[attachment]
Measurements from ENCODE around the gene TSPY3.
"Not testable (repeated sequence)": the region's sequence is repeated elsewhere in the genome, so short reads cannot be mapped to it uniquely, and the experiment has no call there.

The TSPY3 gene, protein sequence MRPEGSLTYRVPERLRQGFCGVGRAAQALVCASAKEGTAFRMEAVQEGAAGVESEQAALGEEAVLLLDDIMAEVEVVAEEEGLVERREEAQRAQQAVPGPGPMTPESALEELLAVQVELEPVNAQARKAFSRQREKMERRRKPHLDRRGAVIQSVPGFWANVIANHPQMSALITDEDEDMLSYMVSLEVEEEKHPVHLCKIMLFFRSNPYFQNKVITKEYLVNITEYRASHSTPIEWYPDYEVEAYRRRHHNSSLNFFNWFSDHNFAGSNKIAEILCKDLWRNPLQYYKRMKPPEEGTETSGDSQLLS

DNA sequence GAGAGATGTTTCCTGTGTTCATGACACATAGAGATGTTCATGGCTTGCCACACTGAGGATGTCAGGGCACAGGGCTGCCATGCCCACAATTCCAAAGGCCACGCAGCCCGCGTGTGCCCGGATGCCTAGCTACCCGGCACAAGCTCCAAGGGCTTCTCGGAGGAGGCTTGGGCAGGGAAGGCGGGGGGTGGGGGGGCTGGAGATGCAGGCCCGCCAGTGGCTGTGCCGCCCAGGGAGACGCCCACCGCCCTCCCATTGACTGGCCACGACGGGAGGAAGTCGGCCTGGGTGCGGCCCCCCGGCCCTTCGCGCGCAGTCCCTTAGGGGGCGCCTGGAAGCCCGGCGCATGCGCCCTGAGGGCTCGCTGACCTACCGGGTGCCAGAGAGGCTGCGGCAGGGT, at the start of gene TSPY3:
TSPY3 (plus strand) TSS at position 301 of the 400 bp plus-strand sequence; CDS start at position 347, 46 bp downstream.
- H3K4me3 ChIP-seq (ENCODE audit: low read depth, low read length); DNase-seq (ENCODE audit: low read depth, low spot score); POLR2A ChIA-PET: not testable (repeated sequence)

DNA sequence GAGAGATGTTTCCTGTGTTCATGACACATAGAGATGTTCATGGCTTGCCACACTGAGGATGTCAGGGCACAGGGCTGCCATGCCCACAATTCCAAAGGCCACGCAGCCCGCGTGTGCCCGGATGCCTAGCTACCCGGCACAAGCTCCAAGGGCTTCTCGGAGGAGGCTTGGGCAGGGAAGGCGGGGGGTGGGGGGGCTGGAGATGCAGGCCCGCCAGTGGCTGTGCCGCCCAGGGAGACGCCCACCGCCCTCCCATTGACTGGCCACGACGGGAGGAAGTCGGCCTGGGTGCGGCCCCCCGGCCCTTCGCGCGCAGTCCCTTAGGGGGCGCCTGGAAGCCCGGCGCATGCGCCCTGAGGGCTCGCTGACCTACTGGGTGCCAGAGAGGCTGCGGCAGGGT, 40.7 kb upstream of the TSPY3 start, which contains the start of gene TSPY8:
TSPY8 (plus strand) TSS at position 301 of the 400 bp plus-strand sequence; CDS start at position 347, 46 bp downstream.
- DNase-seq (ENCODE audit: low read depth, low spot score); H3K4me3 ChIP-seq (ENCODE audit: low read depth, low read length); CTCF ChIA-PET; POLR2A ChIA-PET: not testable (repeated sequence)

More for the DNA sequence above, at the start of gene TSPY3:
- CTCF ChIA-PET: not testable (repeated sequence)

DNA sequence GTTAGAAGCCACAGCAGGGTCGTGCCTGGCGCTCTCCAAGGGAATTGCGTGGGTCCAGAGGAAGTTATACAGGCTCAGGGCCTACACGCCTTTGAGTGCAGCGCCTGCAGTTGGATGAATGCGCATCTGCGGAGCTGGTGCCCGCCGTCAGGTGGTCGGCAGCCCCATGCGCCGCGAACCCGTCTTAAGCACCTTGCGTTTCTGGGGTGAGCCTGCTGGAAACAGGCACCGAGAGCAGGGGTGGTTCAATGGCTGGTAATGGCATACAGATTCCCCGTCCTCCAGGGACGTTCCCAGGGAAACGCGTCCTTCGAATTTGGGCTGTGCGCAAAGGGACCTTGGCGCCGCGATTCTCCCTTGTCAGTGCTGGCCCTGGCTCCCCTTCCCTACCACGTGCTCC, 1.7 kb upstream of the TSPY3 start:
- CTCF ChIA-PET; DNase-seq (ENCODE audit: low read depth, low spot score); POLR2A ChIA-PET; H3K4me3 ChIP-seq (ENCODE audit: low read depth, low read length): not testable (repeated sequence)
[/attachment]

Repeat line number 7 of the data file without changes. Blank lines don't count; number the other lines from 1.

DNA sequence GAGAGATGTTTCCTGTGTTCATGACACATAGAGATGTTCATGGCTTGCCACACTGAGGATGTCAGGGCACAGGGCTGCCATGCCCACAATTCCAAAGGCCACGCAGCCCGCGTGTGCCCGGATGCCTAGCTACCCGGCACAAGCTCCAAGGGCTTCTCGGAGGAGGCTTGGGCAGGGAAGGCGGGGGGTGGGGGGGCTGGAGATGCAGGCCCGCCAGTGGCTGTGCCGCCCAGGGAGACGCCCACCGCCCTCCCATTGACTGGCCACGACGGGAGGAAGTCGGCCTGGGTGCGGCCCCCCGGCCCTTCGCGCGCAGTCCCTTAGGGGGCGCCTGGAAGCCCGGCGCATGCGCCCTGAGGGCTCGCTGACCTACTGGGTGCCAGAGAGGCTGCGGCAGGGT, 40.7 kb upstream of the TSPY3 start, which contains the start of gene TSPY8: